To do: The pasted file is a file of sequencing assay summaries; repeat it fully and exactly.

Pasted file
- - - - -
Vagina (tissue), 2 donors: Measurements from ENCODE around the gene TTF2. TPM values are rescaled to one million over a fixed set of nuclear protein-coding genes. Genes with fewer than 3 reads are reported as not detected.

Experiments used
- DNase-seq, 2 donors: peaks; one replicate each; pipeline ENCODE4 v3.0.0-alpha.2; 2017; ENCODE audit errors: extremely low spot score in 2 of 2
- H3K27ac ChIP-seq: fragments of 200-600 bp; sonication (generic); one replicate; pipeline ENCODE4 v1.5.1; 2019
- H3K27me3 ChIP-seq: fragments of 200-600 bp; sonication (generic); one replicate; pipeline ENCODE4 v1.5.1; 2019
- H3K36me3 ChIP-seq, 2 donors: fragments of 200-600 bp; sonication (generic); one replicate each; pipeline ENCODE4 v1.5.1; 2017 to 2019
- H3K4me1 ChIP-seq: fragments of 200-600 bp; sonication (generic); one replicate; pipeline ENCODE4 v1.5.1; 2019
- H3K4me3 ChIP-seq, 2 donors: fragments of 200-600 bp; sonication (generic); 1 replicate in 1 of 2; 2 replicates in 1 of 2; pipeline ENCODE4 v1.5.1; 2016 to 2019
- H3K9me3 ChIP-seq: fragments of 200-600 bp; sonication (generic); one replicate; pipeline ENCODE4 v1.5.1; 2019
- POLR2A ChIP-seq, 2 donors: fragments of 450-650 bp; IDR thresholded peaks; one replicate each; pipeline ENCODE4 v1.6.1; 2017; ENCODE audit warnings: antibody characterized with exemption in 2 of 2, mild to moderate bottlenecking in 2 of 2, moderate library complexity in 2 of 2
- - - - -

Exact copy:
Vagina (tissue), 2 donors: Measurements from ENCODE around the gene TTF2. TPM values are rescaled to one million over a fixed set of nuclear protein-coding genes. Genes with fewer than 3 reads are reported as not detected.

Experiments used
- DNase-seq, 2 donors: peaks; one replicate each; pipeline ENCODE4 v3.0.0-alpha.2; 2017; ENCODE audit errors: extremely low spot score in 2 of 2
- H3K27ac ChIP-seq: fragments of 200-600 bp; sonication (generic); one replicate; pipeline ENCODE4 v1.5.1; 2019
- H3K27me3 ChIP-seq: fragments of 200-600 bp; sonication (generic); one replicate; pipeline ENCODE4 v1.5.1; 2019
- H3K36me3 ChIP-seq, 2 donors: fragments of 200-600 bp; sonication (generic); one replicate each; pipeline ENCODE4 v1.5.1; 2017 to 2019
- H3K4me1 ChIP-seq: fragments of 200-600 bp; sonication (generic); one replicate; pipeline ENCODE4 v1.5.1; 2019
- H3K4me3 ChIP-seq, 2 donors: fragments of 200-600 bp; sonication (generic); 1 replicate in 1 of 2; 2 replicates in 1 of 2; pipeline ENCODE4 v1.5.1; 2016 to 2019
- H3K9me3 ChIP-seq: fragments of 200-600 bp; sonication (generic); one replicate; pipeline ENCODE4 v1.5.1; 2019
- POLR2A ChIP-seq, 2 donors: fragments of 450-650 bp; IDR thresholded peaks; one replicate each; pipeline ENCODE4 v1.6.1; 2017; ENCODE audit warnings: antibody characterized with exemption in 2 of 2, mild to moderate bottlenecking in 2 of 2, moderate library complexity in 2 of 2